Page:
Until it was time to leave for church, my father usually read the newspaper. After getting ready, my sister would read the comics section, and my mother would search for any useful coupons. I would spend that part of the morning pursuing a variety of interests, and thinking about how I’d spend the rest of the day after attending church. We would usually stop and get hamburgers, fries, and malts, on the way home. Then I’d have the afternoon free to play outside, or play in my room, or watch sports on TV with my father. We usually went out for a fried chicken dinner. After that, there would be a couple of good shows on TV. For a long time, nearly every Sunday was like that.

By the way, Lucy Harrow, my sister, was a lot like Lucille “Lucy” van Pelt in the Peanuts comic strip, whose younger brother is Linus van Pelt. I don’t claim to be like Linus. Lucy, my sister, did refer to my best friend neighbor, Dean Charles Kay, same age as me, as being like Charlie Brown.

My father had some drafting tools, and would let me use them to do a lot of drawing in my free time. I liked to draw landscapes and maps, but the end results did not look like anything of this world. That Sunday morning, while dad, mother, and Lucy were dividing up the newspaper, I made a drawing of a small city surrounded by farmlands. While I worked on the map, I thought about the events of the past week at the public elementary school, and how it related to attending Sunday school.

Monday through Friday, I attended the Great Plains Elementary School for students who lived in our area. My father, would leave the house every work day with his briefcase full of papers, and drive to his office. I would leave the house at about the same time as my father, carrying my miniature version of his briefcase, full of homework and schoolbooks. I had to ride a school bus with children who were enthusiastically interested in the total destruction of my homework papers and drawings. At that time, going to school, I believed, was just like going to work.

It was okay to work Monday through Friday, but not on Saturdays, and certainly not on Sundays. However, Saturday mornings, my father would sometimes go to his office for a couple of hours, or go tour some of the nearby well locations of his company. He would often take me with him. Otherwise I was free to do most anything I wanted to do during Saturday afternoons and evenings. Also, I was free to stay up as late as I wanted to on Saturday nights. It was a Saturday night when my sister introduced me to science fiction by talking me into watching with her the 1951 movie The Day The Earth Stood Still. That was 3 March 1962, when it was broadcast on TV. NBC Saturday Night at the Movies premiered in September 1961 when I was 5 years old and began attending kindergarten at the public school. I turned age 6 on 5 March 1962, which was a Monday.

Sunday school was becoming complicated, and more like elementary school work. From my viewpoint, I believed it was becoming a significant contradiction. It was my understanding that we were not to work on Sundays, reserving that day for praying and worshiping, and resting and relaxing. I’d often hear it described as “a day of rest”—but there was nothing restful about it. And I wondered, considering sports on TV, what about athletes in sports?—they certainly don’t get to rest! More and more, I was enjoying Sunday school less and less. I discovered it to be full of what I considered to be contradictions in logic. However, I still liked the sermons at the 11:00am main service. Rarely, children were allowed to attend the adult service with their parents, but because my father was church treasurer that year I got to attend the adult service with him a few times. I liked what the pastor was teaching the adults, because it usually made good sense. I didn’t like what the Sunday school teacher was teaching the students my age, because it usually made no sense at all. I believed something to be wrong with her mind. And soul.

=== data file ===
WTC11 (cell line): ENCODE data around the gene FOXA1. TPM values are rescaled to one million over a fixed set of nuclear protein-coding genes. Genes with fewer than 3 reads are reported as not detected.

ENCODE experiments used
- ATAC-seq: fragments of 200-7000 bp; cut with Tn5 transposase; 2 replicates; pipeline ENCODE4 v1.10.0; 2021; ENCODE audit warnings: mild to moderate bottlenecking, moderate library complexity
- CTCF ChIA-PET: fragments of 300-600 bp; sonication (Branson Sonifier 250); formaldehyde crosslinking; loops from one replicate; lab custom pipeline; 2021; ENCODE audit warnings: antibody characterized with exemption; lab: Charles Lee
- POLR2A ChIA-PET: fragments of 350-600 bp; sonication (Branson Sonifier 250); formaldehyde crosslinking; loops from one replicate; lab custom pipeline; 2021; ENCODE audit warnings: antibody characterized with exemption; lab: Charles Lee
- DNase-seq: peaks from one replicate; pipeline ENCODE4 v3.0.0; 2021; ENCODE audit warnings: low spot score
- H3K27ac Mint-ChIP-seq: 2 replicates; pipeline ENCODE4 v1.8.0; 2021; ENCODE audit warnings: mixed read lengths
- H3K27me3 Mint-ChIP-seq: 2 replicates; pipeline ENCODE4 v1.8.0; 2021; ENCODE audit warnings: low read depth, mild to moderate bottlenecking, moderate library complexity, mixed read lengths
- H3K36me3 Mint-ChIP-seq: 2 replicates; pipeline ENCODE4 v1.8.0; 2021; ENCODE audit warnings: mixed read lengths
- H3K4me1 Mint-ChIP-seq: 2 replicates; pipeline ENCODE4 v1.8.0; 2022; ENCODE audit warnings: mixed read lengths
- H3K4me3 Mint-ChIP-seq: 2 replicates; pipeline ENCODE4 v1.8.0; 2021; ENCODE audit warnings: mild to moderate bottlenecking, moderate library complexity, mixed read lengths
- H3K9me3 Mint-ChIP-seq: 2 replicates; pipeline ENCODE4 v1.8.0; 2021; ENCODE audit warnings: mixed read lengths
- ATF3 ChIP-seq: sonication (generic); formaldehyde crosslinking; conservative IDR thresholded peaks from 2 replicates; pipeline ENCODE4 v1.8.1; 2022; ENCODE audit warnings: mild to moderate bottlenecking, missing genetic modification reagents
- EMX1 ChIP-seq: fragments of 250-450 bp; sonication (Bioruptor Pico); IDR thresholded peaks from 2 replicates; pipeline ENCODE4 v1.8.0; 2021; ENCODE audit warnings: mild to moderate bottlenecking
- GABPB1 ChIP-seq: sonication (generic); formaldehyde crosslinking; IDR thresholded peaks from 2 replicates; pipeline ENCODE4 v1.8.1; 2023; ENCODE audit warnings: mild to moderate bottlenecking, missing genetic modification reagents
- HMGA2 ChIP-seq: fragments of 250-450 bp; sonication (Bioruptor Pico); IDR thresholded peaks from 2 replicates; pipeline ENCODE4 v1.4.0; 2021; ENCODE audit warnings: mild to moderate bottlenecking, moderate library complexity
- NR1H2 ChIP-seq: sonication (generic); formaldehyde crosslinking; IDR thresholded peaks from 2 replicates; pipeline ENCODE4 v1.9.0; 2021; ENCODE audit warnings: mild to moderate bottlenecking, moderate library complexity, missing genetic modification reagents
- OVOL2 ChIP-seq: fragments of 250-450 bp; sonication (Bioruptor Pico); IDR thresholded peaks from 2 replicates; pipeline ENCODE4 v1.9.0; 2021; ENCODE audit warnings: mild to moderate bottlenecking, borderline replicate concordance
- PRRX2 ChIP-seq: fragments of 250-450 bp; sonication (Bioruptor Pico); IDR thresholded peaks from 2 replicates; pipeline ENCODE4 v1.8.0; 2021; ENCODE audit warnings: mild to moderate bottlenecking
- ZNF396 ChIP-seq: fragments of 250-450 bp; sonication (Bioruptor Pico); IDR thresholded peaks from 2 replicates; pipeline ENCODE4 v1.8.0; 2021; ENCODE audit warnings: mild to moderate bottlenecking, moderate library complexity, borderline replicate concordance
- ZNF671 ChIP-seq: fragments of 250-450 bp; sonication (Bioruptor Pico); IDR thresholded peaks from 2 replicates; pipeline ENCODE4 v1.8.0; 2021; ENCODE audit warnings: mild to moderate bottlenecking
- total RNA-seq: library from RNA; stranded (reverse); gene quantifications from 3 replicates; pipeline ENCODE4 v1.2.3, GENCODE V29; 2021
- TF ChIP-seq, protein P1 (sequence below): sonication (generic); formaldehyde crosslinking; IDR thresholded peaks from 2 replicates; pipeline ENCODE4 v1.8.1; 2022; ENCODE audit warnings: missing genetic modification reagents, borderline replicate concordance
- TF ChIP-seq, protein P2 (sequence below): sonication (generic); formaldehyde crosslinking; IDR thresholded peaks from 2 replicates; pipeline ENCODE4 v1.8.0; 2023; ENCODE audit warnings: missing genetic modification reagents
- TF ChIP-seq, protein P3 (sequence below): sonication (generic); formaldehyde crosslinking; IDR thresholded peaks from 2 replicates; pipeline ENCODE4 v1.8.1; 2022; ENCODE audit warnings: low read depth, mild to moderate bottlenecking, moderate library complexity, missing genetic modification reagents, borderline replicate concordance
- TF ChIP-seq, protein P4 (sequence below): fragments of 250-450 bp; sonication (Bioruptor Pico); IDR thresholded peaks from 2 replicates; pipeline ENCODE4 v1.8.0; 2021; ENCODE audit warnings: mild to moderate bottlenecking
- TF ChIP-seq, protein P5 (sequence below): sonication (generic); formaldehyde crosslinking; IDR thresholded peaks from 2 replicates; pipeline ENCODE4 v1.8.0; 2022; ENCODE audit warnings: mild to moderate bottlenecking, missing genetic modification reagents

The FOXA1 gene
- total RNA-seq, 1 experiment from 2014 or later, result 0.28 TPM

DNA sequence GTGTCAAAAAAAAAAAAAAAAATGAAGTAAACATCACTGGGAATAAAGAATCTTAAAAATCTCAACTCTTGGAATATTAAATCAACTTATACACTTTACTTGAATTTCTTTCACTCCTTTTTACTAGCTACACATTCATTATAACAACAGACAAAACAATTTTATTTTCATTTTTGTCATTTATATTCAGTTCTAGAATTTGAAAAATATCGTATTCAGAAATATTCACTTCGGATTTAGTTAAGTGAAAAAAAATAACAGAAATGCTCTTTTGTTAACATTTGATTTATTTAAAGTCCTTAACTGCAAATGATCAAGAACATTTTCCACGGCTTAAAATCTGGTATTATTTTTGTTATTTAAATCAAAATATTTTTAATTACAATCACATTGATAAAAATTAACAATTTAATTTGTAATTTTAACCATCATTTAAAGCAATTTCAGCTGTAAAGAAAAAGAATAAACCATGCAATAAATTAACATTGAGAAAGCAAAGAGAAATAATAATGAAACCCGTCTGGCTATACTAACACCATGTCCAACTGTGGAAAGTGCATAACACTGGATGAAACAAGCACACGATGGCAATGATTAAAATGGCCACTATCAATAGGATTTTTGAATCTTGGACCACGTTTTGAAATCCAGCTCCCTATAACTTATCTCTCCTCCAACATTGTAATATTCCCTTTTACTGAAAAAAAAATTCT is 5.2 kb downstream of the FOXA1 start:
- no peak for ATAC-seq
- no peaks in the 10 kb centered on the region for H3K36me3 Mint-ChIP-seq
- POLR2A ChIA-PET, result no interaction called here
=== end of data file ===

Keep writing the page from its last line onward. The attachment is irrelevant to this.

I think perhaps the most outrageous claim ever made by that Sunday school teacher was that all of my friends, who did not attend that same church, even if they attended any other kinds of churches, and were good Christians, were all going to “fry in hell.” She claimed “Only children who attend our church can be saved and go to heaven.” When she made that claim, she clearly crossed a certain line. Her arrogance angered me. I told my girlfriend. Yes, I had a girlfriend at age 7. She lived in the house behind my house. Her father was the pastor at a Baptist church. She told him. He called the pastor of the church I attended. Then the pastor of the church I attended eventually fired the Sunday school teacher who made that false claim.

There was also the teaching about all men created equal. Some years later, it would be changed to all people created equal to include women. Even so, the focus was still on material and physical values, rather than the spiritual. Still, the people remained unequal in material and physical matters. The equality subject was and still is one of the greatest contradictions. No one is equal, unless perhaps they are all equally different. That I could accept. I then recalled an incident at the public elementary school . . . a couple of them actually . . . the week before that Sunday…

At lunch, the cafeteria workers, who were adults, some of them parents of students there, served a smaller portion of food to me. I was told that big boys need bigger portions, because they are bigger. It never occurred to those idiots that the smaller students needed more food so that they could become bigger. Discrimination against size, being one of the oldest forms of discrimination.

Likewise, flowers were being handed out to all students to take home to their mothers for Mother’s Day in 1963. The tallest, not just the oldest students, got first pick for the best flowers. What was left for me to choose from would not survive the bus trip home anyway.

Earlier the past week, I had to go to a new doctor for my allergies, and was told to stay away from flowering plants, anyway. Testing determined me to be highly allergic to certain pollen, grasses, molds, dusts, cat hair, horsehair, hay, and a few other things. New medicine had been prescribed. I noticed that it tended to heighten my senses. I had to take some of it that Sunday morning, just before we left the house to go to church. There might have been some unusual side effects . . . or . . . I really was contacted by an angelic being who referred to himself as the Ambassador to Earth from the Realm of Heaven